NOVEMBER 29, 1937
ARTHURDALE, W.Va., Sunday—I thought yesterday that at least I was going to be able to get started on this trip without telling all the world just where I was going, at what hour, and with whom, but apparently I was too optimistic for two of my party were already listed in the morning papers. I should have known that peace and quiet are rare in this world especially for a lady who is young and pretty and much talked of in the press!
We got off at nine-thirty in the rain and the roads were somewhat muddy and over the mountains we had considerable fog, but Congressman Randolph kept telling us that once on West Virginia soil, the air would clear, and sure enough it had stopped raining when we reached Romney. We ate much more for lunch there at the hotel than any of us should have eaten, for the food is always very good and West Virginia ham and chicken tasted good after our drive.
In the afternoon we began to get very beautiful cloud effects and colors ranging from purple to deep blue on the mountains. Nature has made this a beautiful country, but man has not helped her out, and before long we were passing grimy little coal towns and destitute looking, unpainted little mountain farm houses.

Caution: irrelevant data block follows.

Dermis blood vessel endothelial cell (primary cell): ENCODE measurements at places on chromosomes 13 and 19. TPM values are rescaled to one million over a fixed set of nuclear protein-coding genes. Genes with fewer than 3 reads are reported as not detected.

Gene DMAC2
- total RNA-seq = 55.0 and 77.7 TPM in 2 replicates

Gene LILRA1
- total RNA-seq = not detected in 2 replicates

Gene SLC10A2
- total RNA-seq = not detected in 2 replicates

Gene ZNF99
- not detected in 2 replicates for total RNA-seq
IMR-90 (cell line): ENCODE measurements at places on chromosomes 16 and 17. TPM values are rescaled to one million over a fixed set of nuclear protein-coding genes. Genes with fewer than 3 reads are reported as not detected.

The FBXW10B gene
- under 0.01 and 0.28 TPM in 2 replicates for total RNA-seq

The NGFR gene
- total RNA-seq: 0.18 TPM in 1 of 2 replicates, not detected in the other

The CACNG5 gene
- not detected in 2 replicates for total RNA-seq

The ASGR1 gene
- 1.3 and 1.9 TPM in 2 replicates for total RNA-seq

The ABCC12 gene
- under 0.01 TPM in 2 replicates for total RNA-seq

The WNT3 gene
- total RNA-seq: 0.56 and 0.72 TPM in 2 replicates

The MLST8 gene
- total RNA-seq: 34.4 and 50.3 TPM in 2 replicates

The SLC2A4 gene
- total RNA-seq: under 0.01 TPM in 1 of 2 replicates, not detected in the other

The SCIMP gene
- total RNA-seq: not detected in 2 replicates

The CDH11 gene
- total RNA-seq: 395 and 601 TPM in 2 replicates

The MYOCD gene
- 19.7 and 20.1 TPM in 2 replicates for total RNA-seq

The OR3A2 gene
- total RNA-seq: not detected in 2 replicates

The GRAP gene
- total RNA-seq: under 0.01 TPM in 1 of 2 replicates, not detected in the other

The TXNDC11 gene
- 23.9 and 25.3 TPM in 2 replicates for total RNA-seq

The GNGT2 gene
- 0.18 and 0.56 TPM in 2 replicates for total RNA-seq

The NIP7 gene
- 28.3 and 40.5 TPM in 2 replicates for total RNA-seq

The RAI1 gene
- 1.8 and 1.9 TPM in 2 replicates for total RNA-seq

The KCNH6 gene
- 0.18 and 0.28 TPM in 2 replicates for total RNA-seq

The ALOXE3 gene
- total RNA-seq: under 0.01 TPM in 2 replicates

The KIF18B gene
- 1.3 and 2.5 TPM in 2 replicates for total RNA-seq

When we reached Tygart Valley we had time to look at one or two houses and then we went in to what will one day be a store, for a meeting with all the homesteaders.
They had a strike here not long ago and many of their demands were probably justified. At present they seem to be getting together again and they realize I think that if you have a difficult problem everyone must work together, for nothing is solved when people are at swords points with each other and the government management.
We had delicious sweet cider and punch and cookies and finally separated, I think, with a cordial feeling towards each other.
Back in Elkins we spent the night in a very comfortable inn and after dinner some of us went to a square dance being given by the Veterans of Foreign Wars which was largely attended by the Tygart Valley homesteaders.
A nice little incident happened yesterday morning. While we were waiting for the Congressman to telephone, a young man with a large tiger's head painted on the back of his leather jacket, came acress the sidewalk and extending his hand to me remarked: "You are Mrs. Roosevelt, aren't you?" We shook hands while I murmured that I was, and then he said: "Tell your husband I think he is a great guy." We hope here my husband is on his way to Florida by now.
We got off at eight-thirty this morning, stopped at one or two of those cabins I mentioned, attended church and are now lunching with our friends, Mr. and Mrs. Glenn Work. He is the project manager of Arthurdale.